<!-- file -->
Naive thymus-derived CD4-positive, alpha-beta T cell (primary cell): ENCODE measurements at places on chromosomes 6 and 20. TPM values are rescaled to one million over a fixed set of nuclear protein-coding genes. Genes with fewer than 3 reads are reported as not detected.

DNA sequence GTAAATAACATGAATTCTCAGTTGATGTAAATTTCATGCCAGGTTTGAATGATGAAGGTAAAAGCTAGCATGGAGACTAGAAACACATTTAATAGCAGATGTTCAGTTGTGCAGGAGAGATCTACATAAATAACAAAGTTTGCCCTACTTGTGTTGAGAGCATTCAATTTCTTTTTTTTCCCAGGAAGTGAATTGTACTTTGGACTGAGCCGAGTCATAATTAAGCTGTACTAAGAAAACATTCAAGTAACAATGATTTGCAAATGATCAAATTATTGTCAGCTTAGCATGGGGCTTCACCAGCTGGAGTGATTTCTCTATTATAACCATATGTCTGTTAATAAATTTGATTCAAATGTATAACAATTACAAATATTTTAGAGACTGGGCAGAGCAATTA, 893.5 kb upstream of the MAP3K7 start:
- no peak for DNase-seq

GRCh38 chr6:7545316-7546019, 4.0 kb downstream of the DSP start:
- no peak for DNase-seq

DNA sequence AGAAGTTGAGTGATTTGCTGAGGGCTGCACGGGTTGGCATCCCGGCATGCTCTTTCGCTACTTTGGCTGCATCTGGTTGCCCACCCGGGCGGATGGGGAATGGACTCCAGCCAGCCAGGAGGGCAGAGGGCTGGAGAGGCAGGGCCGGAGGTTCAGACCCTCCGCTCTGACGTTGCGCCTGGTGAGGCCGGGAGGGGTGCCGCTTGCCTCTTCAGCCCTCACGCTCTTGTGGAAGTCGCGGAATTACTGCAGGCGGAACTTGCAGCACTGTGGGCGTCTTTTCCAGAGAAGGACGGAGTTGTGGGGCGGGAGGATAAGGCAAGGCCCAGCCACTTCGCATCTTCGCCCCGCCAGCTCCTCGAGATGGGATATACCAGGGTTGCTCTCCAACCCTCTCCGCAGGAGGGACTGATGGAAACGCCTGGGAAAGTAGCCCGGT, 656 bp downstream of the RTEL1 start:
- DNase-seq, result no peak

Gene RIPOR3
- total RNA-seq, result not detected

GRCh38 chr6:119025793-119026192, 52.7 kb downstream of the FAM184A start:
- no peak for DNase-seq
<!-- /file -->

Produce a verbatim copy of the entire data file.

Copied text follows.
Naive thymus-derived CD4-positive, alpha-beta T cell (primary cell): ENCODE measurements at places on chromosomes 6 and 20. TPM values are rescaled to one million over a fixed set of nuclear protein-coding genes. Genes with fewer than 3 reads are reported as not detected.

DNA sequence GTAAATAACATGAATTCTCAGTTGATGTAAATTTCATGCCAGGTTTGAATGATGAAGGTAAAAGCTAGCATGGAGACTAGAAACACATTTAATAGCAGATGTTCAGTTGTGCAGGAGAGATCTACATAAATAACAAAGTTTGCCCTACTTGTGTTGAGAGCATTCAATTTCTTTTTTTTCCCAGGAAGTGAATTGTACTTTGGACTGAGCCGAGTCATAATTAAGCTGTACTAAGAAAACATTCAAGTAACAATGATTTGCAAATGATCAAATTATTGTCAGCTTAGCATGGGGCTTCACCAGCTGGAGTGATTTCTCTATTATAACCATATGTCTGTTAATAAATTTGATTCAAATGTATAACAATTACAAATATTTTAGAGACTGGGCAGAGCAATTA, 893.5 kb upstream of the MAP3K7 start:
- no peak for DNase-seq

GRCh38 chr6:7545316-7546019, 4.0 kb downstream of the DSP start:
- no peak for DNase-seq

DNA sequence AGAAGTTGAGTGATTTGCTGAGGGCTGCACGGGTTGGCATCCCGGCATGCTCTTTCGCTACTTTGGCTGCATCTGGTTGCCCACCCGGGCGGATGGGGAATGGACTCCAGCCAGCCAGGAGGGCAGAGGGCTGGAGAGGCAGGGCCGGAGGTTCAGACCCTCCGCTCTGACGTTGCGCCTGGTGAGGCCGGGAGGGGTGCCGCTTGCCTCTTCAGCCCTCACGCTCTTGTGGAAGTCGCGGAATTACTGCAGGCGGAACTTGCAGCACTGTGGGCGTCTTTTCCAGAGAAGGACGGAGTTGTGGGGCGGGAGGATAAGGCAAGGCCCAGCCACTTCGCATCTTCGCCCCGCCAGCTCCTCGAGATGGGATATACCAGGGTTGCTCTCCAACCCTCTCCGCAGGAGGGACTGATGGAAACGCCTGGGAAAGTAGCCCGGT, 656 bp downstream of the RTEL1 start:
- DNase-seq, result no peak

Gene RIPOR3
- total RNA-seq, result not detected

GRCh38 chr6:119025793-119026192, 52.7 kb downstream of the FAM184A start:
- no peak for DNase-seq